Case-Based Methodology as an Instructional Strategy for Understanding Diversity: Preservice Teachers' Perceptions

Article excerpt

It is well-documented that preservice teachers have difficulty transferring their formal knowledge from teacher education courses to complex teaching practices (Black & Halliwell, 2000). Noting that teachers' knowledge is holistic, with much personal meaning that cannot be taught in a linear fashion, many scholars emphasize the importance of linking teachers' meaningful learning and application to practice within an educational context, rather than passive acquisition of educational knowledge (Elbaz, 1991; Harrington, 1995; Jones & Jones, 1998).

Added to the teacher preparation equation is that of preparing teachers who can function effectively in schools that are diverse in terms of race/ethnicity, gender, ability, language, socioeconomics, family configurations, etc. Many times, the teachers who are being prepared to teach in these settings are limited in their understanding and appreciation of these diverse communities.

With the efforts of teacher educators to seek new directions for teacher preparation, case-based pedagogy is being advocated as a valuable method to prepare elementary teachers for the complex contexts of teaching and learning (Harrington & Garrison, 1992; Neuhardt-Pritchett et al., 2004) and as "a promising way of converting research and other knowledge of teaching into practice" (p. 716). Shulman (1992) and Berliner (1986) assert that opportunities to analyze, discuss and reflect on multiple cases are needed for teachers to promote their decision making by understanding theories, practice, and complex situations in classrooms.

Case-based Pedagogy

Case-based pedagogy focuses on teachers' problem solving, decision making, reflective practices (Carter, 1988; Koballa & Tippins, 2001, Neuhardt-Pritchett et al., 2004), and their own personalized theory about teaching and learning (Neuhardt-Pritchett et al., 2004). Cases in teaching and learning show educational problems and dilemmas where teachers need to make decisions within specific situations.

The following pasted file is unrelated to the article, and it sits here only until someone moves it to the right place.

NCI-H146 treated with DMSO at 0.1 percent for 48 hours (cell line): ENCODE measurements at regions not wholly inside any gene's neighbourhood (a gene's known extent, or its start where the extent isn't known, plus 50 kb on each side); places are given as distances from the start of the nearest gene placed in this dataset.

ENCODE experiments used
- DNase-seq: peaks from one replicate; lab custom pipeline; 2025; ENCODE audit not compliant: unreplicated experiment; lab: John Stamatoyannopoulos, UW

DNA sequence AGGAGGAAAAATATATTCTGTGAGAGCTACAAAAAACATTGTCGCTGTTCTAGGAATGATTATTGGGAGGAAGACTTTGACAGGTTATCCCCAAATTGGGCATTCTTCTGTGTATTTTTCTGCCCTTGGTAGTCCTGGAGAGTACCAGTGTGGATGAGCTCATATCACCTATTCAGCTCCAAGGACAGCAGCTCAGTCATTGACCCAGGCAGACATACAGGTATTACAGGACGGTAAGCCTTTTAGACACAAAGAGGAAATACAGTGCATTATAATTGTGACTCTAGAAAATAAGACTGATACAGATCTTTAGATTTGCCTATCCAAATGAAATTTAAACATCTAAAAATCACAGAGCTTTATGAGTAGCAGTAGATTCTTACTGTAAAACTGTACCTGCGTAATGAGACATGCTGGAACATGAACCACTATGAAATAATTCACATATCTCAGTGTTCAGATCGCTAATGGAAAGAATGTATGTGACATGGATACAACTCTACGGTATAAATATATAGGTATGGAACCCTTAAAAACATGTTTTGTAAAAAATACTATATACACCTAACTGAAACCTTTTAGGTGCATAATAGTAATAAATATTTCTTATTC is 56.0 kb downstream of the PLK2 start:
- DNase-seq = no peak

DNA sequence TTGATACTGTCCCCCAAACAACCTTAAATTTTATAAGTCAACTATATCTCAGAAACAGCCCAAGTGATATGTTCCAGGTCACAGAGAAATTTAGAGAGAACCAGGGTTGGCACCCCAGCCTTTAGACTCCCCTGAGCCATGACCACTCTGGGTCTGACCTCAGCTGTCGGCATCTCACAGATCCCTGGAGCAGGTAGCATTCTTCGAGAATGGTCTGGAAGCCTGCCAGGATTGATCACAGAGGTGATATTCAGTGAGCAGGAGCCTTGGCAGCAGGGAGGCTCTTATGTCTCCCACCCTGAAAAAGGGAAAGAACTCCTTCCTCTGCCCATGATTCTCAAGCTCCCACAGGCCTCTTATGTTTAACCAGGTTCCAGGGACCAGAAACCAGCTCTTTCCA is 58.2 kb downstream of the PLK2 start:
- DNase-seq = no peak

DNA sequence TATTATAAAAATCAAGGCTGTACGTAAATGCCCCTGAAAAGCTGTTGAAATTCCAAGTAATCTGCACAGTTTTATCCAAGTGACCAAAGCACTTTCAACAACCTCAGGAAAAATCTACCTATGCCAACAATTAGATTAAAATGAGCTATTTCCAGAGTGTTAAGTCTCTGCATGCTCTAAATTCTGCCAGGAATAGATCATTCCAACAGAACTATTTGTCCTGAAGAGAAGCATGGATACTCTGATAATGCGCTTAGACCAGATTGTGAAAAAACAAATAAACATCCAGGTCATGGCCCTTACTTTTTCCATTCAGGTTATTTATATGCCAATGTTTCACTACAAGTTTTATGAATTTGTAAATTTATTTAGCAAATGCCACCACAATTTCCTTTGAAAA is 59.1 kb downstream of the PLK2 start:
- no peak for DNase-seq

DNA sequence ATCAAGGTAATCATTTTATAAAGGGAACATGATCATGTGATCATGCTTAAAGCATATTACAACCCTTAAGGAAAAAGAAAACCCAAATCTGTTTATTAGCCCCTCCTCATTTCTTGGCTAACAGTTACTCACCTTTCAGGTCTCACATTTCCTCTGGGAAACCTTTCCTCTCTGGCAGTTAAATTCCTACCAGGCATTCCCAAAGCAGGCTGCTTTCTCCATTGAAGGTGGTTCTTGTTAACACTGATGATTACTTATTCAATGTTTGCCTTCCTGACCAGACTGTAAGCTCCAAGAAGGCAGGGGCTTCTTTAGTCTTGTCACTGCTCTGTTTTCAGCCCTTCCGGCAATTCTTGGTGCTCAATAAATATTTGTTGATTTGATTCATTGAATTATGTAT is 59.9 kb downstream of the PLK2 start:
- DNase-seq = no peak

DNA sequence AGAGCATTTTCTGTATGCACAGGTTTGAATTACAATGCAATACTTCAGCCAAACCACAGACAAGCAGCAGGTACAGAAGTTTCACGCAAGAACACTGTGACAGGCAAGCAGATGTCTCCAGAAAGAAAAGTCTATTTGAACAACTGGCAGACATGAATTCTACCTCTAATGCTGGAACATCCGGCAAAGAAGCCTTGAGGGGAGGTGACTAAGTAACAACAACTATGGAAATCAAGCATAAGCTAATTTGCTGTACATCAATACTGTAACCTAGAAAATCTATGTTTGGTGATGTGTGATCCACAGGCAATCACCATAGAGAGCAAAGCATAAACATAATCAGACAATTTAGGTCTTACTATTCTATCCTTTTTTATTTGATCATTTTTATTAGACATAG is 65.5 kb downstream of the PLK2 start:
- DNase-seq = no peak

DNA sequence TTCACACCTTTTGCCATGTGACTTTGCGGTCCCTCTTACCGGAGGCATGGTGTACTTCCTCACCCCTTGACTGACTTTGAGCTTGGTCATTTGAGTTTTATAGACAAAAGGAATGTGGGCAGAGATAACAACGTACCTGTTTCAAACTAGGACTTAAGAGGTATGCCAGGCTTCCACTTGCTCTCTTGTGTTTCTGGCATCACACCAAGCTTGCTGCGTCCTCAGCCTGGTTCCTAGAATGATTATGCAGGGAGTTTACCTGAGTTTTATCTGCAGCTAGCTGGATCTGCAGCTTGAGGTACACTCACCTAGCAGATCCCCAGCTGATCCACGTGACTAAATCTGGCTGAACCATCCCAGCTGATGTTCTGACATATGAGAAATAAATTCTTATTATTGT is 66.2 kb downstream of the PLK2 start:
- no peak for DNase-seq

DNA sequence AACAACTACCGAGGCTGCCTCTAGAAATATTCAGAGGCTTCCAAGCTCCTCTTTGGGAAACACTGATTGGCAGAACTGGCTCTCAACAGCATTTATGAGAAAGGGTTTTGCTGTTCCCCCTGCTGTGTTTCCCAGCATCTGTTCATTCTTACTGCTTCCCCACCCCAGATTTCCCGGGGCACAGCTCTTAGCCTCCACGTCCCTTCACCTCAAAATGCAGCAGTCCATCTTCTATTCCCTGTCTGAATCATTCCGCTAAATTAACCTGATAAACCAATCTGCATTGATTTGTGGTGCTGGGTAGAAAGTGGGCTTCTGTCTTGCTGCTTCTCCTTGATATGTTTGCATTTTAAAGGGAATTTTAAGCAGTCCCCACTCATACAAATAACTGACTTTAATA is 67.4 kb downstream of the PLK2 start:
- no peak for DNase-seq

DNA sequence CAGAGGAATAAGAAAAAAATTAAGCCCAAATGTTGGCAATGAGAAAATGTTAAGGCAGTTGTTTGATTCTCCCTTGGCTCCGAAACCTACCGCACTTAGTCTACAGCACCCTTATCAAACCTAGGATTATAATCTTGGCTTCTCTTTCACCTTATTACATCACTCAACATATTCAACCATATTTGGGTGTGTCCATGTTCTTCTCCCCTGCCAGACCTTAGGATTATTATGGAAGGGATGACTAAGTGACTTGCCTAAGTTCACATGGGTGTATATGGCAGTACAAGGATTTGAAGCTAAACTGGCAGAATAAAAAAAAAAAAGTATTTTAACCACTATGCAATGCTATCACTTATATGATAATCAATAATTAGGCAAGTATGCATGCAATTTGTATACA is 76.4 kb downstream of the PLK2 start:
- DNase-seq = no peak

Research has shown that case-based pedagogy enables teachers to improve their actions in teaching and learning from multiple perspectives, reflective thinking (Shulman & Colbert, 1989), active participation and motivation for learning (Shulman, 1992), and intellectual strategies. Through case-based pedagogy, preservice teachers can learn the essence of educational dilemmas, seek the most appropriate solution in a given and informed context, assess the results of problem solving, and reflect on meaning (Ross, 1989). In this sense, cases mediate teachers' higher order thinking by applying and modifying the theories and practice in education.

As we think about the issue of diversity and preservice teachers, several key practical questions come to mind: (a) How are preservice teachers able to acquire deeper understandings about diversity that cannot be developed by taking written tests in teaching and learning? (b) What is an effective way to bridge gaps among preservice teachers' personal experiences, classroom lectures and textbooks, and problem-solving experiences in educational settings? (c) Are there ways for preservice teachers to practice their problem solving and decision making?

The main purpose of this study was to investigate preservice teachers' perceptions of case-based pedagogy as an instructional strategy for understanding diversity.


Research Participants

This study employed purposeful sampling that is based on "the assumption that the investigator wants to discover, understand, and gain insight and therefore must select a sample from which the most can be learned" (Merriam, 1998, p. 61). Because all cases should meet the criteria for study, this study utilizes criterion-based sampling (Lecompte & Preissle, 1993).

Three female preservice teachers-"Kate," "Lisa," and "Shazia"-participated in this study. They were matriculating in an undergraduate teacher preparation program at a large university in the Southeast during the 2002-2003 school year. …